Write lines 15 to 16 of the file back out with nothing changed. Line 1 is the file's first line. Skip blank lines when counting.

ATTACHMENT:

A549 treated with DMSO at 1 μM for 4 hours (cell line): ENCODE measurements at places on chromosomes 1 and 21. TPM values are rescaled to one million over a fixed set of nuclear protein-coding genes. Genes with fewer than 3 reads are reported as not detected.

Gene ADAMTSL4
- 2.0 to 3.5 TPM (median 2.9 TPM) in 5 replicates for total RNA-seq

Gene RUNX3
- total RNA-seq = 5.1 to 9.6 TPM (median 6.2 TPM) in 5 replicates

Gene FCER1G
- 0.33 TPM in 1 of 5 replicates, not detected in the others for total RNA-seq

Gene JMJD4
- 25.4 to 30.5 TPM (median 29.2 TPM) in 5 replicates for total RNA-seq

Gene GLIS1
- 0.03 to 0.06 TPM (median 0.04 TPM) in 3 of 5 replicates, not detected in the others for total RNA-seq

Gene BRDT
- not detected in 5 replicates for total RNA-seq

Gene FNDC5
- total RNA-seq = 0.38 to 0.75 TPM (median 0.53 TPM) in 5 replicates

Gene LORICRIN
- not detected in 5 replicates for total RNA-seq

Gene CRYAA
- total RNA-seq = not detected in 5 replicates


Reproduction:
- total RNA-seq = 0.38 to 0.75 TPM (median 0.53 TPM) in 5 replicates

Gene LORICRIN